After we had entered the Gulf of Mexico, we were daily under apprehension of being visited by a Norther – than which if it occurs with violence, nothing is more to persons in our situation having various sand banks – shoals & rocks under our lee. To understand then the cause of our fears, and this more than any other time, I should observe that during the winter months – and indeed immediately upon the cessation of the periodical rains, very frequently, gales come on from the north to N.W. being the direction of North America. These in their accession may be either sudden or gradual – and at their height may be denominated moderate or violent. In general you have some previous intimations, so as to make you to prepare yourself and make all snug before it reaches its terrific climax. But woe be to the hapless vessel, upon whose Commander its indications are lost or despised, for in an instant the whole fury of the tempest sweeps over the deep, uptearing the billows & elevating their harassed tops to the height of mountains – and at the same time roaring with constant force, so that the very sound thereof compels you to stop your ears from fear. Then it is that the barque, that so lately in gallant trim bowled along the smooth waters with a favouring gale, like a thing of life spreading her broad and snowy canvas proudly to be admired – and manned perhaps with as brave and gallant crew as such upheld their country’s glory – is at once – in the twinkling of an eye, laid on her beam ends – the mountainous sea breaks over her preventing her from righting again, till at last amidst the unavailing efforts of the hardy tars, she is whelmed in all devouring ocean.

That this is no fancy picture – no creation of a florid imagination, the lamentable experience of an hundred winters has too fully proved. Tis true indeed that our knowledge of the frequent occurrence of the Northers at a certain period of the year has led us to an observation of their indications, and to the adoption of precautionary measures by which their danger is incalculably diminished, but still there is in their occasional excited violence - the prevalence of currents – and the obscure state of the weather which accompanies them, preventing all view of the sun, and of the proximity of rocks & shores enough of danger to the most experienced mariner to make him view them, if not with a stupefying, despairing dread, at least with an intense anxiety.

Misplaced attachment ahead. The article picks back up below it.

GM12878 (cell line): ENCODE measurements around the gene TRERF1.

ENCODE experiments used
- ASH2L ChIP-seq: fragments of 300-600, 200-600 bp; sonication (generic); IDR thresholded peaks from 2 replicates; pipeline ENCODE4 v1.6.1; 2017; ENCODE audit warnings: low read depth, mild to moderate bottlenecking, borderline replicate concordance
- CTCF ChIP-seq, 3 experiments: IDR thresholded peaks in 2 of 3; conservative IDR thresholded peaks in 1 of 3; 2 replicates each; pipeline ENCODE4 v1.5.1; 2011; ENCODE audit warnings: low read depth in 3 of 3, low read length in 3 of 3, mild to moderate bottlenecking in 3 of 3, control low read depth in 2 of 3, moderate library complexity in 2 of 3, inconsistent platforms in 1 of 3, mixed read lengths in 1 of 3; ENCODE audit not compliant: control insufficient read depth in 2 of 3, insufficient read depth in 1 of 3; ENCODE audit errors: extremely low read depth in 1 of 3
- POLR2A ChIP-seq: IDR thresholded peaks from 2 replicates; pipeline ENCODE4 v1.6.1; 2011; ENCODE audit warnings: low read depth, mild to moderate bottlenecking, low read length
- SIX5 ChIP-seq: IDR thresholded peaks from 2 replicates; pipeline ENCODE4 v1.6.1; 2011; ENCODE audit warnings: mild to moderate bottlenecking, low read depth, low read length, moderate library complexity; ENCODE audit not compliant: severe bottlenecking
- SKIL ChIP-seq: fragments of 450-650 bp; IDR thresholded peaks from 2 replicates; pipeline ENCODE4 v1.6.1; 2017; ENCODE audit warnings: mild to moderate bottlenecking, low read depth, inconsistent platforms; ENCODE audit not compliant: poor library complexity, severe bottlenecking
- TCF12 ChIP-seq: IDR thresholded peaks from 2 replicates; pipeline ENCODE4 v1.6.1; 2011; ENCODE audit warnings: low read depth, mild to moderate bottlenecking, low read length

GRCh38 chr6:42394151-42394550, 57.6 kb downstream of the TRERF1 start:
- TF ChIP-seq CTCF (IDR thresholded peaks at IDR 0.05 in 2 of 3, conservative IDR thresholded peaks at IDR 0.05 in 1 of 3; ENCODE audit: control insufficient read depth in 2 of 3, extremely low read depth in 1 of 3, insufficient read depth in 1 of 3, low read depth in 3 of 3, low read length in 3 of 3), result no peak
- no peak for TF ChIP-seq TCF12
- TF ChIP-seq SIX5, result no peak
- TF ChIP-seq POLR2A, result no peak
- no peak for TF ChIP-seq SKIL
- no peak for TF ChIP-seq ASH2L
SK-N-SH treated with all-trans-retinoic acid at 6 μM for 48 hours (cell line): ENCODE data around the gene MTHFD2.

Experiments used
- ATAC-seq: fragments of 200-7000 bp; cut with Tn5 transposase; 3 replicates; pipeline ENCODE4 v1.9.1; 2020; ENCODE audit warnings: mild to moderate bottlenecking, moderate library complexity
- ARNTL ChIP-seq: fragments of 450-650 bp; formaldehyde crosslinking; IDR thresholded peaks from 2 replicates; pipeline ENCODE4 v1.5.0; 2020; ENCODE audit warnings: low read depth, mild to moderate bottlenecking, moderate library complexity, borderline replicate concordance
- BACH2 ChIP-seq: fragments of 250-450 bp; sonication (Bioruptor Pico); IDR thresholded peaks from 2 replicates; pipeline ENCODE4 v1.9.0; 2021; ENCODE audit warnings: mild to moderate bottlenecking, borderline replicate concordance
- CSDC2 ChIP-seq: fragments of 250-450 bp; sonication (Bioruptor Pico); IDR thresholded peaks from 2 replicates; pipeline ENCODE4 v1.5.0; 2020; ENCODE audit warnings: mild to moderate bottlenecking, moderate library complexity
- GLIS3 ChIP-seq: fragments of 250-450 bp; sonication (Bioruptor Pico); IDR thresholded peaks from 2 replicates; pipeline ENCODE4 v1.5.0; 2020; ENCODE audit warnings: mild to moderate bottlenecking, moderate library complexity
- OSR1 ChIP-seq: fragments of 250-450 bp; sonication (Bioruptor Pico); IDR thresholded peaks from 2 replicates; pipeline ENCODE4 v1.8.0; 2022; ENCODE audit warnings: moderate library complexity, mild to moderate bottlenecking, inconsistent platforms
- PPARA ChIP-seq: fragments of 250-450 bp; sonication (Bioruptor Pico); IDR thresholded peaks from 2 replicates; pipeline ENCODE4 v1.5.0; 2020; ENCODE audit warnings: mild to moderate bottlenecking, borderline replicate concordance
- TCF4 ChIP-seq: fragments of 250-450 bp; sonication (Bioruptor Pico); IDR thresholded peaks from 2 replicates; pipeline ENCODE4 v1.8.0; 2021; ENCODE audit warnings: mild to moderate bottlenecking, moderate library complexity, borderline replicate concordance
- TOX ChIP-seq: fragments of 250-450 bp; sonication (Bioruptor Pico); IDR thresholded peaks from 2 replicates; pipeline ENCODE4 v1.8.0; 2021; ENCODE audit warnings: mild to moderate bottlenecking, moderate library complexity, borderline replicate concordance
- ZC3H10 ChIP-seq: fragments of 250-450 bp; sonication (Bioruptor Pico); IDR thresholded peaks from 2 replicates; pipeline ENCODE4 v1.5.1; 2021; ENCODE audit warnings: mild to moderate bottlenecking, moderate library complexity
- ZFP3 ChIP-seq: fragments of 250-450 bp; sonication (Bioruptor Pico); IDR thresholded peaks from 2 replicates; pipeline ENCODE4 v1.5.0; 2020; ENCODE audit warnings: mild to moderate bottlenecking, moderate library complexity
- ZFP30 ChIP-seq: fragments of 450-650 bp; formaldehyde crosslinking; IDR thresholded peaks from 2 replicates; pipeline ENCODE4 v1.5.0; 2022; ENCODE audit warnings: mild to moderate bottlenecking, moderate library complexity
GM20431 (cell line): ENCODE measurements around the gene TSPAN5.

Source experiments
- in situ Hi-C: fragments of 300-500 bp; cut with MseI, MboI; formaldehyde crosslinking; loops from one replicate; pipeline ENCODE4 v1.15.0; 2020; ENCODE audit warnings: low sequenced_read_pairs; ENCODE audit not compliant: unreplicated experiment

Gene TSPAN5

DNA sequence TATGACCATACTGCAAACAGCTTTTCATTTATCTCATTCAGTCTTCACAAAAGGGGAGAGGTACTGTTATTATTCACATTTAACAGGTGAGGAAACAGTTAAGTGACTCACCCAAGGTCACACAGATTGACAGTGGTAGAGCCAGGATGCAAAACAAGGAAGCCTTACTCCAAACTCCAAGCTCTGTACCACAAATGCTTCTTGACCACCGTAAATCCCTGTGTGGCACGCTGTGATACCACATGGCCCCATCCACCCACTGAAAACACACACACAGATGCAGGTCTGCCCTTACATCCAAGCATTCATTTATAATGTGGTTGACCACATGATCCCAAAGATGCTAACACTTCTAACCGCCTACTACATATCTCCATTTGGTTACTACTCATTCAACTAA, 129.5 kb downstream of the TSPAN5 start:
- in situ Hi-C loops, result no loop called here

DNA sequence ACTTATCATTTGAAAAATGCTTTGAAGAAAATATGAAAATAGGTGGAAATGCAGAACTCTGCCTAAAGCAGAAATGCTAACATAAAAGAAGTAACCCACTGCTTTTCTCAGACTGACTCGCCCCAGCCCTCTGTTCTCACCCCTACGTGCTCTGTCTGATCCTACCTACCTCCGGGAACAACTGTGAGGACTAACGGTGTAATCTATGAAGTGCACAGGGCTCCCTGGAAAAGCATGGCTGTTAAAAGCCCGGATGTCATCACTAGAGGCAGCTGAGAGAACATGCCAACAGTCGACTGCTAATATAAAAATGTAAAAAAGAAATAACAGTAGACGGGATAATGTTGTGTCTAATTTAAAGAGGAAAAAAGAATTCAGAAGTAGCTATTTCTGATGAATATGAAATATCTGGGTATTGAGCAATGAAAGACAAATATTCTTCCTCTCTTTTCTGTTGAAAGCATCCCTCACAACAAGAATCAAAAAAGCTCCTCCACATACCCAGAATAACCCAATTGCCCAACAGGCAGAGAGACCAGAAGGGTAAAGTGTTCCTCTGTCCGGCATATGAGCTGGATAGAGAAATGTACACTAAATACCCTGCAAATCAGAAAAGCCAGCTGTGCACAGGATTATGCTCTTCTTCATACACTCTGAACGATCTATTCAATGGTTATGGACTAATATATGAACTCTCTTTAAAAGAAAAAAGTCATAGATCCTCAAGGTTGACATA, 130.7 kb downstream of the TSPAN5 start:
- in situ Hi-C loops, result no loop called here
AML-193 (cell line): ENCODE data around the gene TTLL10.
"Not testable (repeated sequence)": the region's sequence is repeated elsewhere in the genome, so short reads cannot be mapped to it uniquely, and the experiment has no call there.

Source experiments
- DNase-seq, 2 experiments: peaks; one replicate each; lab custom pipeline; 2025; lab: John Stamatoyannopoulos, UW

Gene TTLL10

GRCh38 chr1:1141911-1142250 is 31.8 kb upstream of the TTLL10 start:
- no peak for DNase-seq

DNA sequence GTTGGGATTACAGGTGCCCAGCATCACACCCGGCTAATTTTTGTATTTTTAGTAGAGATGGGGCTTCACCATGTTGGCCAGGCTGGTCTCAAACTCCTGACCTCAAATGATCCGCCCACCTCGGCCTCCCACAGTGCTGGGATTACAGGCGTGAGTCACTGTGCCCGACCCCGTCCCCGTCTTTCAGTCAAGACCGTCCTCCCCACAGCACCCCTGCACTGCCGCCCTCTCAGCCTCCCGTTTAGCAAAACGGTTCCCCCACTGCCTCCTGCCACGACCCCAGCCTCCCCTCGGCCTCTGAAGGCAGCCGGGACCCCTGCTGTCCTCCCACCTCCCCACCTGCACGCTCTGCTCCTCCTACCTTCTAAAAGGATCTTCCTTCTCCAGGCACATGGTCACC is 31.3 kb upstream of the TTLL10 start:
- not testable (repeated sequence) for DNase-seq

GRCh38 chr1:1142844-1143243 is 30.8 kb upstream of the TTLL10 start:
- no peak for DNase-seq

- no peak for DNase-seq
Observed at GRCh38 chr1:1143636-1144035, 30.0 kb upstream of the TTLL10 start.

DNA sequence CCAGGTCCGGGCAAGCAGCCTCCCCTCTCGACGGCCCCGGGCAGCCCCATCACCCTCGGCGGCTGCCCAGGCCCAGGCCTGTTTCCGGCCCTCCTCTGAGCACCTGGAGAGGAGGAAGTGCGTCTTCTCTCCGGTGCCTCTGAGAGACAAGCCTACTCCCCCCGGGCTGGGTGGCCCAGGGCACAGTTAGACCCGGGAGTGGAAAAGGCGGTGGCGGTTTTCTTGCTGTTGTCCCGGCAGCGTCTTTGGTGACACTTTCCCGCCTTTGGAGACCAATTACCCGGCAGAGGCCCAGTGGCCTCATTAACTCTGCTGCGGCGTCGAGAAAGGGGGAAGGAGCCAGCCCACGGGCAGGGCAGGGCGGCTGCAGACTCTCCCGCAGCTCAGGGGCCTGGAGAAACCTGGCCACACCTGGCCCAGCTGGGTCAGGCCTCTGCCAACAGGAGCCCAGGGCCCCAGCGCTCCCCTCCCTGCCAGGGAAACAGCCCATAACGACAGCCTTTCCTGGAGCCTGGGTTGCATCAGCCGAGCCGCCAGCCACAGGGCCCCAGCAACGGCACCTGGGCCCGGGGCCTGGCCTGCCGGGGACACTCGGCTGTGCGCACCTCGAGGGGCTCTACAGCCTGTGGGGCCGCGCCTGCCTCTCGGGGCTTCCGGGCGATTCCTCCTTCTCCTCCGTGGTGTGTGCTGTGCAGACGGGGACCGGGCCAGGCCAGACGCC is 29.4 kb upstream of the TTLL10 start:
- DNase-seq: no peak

The duration of these Scourges of the Mexican Gulf is very unequal & uncertain. In the commencement of the season, their occurrence is at pretty distant intervals, but their violence is proportionally great. Towards the end of their period, they come on more frequently but then their occasion is more gradual & gentle & their burst less furious.

In general, the Northers are attended with thick hazy weather – frequent fogs, which wet you to the skin - & a sensation of extreme cold. All their phenomena are, I think easy to be explained. The cold air of the High Northern regions of America rushes with mighty force, to the regions of the South, where from the heat the atmosphere [is] light – and in proportion to the less specific gravity of the southern air is the strength of that vast body which is blown from the North. I fancy also that the cold Northen air, being charged with ‘frigoric’ almost to the freezing point and bringing with it a great portion of moisture in a state if icy coldness, the heat of a tropical sun causes the moisture to be evolved - & hence the fog & heavy dew.

Again the Northers seldom last very long – which may be ascribed to the circumstance that the temperature of the air in the Gulf is soon so much reduced, as by equalising it nearly with what additional quantity which may come from the North, there is no vacuum or weak point left, at which the fierce gusts of Boreas may find an entrance to occupy by force of arms. In a very short time this violence is again destroyed, and the heated attenuated air can afford but little resistance to his overpowering force.

From all that I have said, you will now be able to judge of the reasonableness of our apprehensions, and of our great good fortune in reaching Vera Cruz without meeting a Norther. We Hope in the ensuing weeks to be equally as lucky in escaping them – but I must confess our expectations are not very sanguine or indeed well founded.